Michael Leigsnering, Fauzia Ahmad, Moeness Amin, and Abdelhak Zoubir receive the 2014 M. Barry Carlton Award

Paper was judged to be the best paper in IEEE Transactions on Aerospace and Electronic Systems in 2014


The paper by Michael Leigsnering, Fauzia Ahmad, Moeness Amin, and Abdelhak Zoubir entitled “Multipath Exploitation in Through-the-Wall Radar Imaging Using Sparse Reconstruction” appeared in the April 2014 Issue of IEEE Transactions on Aerospace and Electronic Systems.

From left to right: Awardee Prof. Moeness Amin, Prof. Abdelhak Zoubir, Prof. Fauzia Ahmad and Prof. Michael Rice, who presented the award.

Michael Leigsnering is a former SPG member and received his PhD in 2015. His research work on through-the-wall radar imaging resulted from the ongoing cooperation with the Center for Advanced Communcations, Villanova University, PA, USA.

The M. Barry Carlton award is of the IEEE's oldest awards and is awarded to outstanding papers in the IEEE Transactions on Aerospace and Electronic Systems. The award was presented to the authors at the IEEE Radar Conference in Boston.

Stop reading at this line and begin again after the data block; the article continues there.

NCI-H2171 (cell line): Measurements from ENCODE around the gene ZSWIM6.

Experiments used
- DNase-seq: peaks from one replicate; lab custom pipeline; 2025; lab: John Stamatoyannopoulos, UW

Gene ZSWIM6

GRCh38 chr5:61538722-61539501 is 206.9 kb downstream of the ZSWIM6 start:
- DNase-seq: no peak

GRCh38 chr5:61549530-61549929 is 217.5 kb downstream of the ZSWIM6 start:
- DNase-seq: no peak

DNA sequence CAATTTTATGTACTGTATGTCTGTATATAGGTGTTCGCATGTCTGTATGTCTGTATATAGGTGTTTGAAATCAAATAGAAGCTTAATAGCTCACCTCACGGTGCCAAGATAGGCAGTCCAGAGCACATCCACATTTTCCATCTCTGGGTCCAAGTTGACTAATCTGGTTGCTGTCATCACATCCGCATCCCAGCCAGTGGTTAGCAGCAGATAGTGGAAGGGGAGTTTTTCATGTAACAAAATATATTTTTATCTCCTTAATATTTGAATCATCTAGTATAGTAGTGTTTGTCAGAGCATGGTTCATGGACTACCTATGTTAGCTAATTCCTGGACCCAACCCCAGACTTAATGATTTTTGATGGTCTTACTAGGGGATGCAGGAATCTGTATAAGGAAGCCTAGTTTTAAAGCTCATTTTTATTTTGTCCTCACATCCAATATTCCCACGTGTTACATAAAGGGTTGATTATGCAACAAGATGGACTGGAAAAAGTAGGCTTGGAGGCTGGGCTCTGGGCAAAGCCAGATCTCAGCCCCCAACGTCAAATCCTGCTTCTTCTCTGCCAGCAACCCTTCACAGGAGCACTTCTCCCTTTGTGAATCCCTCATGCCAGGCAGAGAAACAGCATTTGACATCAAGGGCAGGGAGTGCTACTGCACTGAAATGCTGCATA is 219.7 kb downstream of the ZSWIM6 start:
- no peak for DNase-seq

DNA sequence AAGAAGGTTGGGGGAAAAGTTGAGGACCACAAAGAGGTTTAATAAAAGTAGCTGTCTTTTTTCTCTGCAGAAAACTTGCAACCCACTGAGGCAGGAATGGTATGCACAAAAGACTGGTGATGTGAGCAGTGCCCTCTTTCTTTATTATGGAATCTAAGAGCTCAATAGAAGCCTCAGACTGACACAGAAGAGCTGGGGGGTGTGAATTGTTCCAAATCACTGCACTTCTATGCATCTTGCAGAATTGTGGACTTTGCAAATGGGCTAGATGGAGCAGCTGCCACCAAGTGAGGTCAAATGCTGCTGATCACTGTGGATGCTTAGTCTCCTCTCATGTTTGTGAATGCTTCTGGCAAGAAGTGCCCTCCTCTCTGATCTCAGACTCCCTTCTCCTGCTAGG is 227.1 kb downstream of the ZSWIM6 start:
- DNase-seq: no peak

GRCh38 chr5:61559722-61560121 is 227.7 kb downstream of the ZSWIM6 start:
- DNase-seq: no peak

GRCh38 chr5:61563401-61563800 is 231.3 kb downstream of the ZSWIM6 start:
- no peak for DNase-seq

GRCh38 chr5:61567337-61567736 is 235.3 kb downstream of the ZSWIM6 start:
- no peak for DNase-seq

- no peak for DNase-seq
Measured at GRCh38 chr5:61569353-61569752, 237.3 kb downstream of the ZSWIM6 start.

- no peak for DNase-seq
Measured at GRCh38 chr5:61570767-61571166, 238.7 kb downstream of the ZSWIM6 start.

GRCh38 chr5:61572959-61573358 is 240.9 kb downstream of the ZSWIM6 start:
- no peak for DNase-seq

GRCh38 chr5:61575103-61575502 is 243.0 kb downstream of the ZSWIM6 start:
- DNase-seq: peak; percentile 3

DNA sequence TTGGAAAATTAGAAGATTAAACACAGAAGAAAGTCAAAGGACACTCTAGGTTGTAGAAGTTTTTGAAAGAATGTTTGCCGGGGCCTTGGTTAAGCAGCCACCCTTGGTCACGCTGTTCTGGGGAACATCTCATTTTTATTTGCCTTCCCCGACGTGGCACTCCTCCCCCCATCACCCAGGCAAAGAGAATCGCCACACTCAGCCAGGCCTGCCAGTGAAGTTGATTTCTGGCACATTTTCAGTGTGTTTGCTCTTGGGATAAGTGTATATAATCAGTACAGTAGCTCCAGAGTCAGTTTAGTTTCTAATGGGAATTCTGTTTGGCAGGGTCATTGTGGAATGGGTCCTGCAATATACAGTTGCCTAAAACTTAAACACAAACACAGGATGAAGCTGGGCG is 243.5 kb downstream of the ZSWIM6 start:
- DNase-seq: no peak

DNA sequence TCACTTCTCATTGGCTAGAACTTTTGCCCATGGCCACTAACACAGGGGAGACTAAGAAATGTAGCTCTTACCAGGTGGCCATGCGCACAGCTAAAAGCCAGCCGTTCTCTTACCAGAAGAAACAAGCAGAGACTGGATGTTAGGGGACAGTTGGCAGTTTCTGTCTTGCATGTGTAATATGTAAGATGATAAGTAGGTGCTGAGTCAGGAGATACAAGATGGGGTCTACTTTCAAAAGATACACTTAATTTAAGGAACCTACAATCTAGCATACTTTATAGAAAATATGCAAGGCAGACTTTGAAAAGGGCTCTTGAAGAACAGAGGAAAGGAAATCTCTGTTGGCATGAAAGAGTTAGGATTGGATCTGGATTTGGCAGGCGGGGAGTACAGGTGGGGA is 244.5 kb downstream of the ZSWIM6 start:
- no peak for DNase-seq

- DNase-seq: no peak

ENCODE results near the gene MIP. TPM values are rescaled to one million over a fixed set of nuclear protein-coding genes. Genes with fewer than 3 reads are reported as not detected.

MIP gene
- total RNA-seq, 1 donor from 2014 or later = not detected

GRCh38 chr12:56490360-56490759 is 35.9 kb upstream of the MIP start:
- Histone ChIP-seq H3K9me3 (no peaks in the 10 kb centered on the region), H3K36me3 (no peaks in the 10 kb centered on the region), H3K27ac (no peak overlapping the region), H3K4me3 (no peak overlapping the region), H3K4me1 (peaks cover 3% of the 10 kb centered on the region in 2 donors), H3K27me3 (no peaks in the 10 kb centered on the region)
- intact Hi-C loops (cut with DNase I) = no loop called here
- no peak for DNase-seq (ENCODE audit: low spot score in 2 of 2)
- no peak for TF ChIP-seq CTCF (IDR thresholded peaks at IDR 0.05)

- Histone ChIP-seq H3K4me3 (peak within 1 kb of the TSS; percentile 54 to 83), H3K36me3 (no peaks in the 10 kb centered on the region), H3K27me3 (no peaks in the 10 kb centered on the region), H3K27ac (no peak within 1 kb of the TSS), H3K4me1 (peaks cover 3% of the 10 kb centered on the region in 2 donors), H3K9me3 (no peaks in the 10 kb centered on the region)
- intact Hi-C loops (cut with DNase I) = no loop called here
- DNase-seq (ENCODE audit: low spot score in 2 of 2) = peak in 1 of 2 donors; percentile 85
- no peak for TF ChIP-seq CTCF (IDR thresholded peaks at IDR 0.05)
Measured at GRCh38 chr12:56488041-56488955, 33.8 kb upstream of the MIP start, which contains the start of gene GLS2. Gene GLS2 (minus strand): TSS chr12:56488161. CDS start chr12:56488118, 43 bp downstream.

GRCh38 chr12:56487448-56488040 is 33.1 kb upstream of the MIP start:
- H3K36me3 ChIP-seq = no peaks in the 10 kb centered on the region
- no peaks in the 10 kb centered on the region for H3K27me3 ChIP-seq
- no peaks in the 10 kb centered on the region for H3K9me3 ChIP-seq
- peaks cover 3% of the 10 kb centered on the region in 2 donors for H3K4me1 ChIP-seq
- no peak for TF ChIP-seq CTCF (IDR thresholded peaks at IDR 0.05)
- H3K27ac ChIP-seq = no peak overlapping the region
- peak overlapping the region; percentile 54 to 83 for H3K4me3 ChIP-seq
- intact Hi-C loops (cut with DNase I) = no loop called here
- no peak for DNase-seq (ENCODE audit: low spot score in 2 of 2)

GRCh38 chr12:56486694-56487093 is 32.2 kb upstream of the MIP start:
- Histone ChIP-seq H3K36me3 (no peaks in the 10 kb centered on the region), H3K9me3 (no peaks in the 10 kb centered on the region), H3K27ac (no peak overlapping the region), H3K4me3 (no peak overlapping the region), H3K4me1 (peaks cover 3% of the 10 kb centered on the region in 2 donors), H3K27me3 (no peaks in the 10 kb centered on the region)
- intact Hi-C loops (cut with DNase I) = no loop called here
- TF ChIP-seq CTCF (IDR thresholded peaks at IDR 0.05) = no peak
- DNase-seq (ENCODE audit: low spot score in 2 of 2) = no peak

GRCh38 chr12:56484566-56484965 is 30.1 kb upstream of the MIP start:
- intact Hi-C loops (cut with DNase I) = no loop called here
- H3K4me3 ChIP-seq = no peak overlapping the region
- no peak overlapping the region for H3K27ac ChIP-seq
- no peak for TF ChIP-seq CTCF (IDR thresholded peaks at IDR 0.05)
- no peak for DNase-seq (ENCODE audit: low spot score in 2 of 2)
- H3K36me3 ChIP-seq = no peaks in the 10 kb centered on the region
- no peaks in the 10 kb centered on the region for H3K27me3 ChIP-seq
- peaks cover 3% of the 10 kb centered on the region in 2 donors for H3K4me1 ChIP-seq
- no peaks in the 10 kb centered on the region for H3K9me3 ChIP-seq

Congratulations to all authors!

Abstract of the paper:

Multipath exploitation and compressive sensing (CS) have both been applied independently to through-the-wall radar imaging (TWRI). Fast and efficient data acquisition is desired in scenarios where multipath effects cannot be neglected. Hence, we combine the two methods to achieve good image reconstruction in multipath environments from few spatial and frequency measurements. Ghost targets appear in the scene primarily due to specular reflections from interior walls and multiple reflections within the front wall. Assuming knowledge of the room geometry, we can invert the multipath model and eliminate ghosts by means of CS. We develop effective methods for the reconstruction of stationary scenes, which employ a group sparse CS approach. Additionally, we separate the target and wall contributions to the image by a sparse reconstruction approach joining wall and target models, which allows suppression of the ghosts and increased signal-to-clutter ratio (SCR) at the target locations. Effectiveness of the proposed approach is demonstrated using both simulated and real data.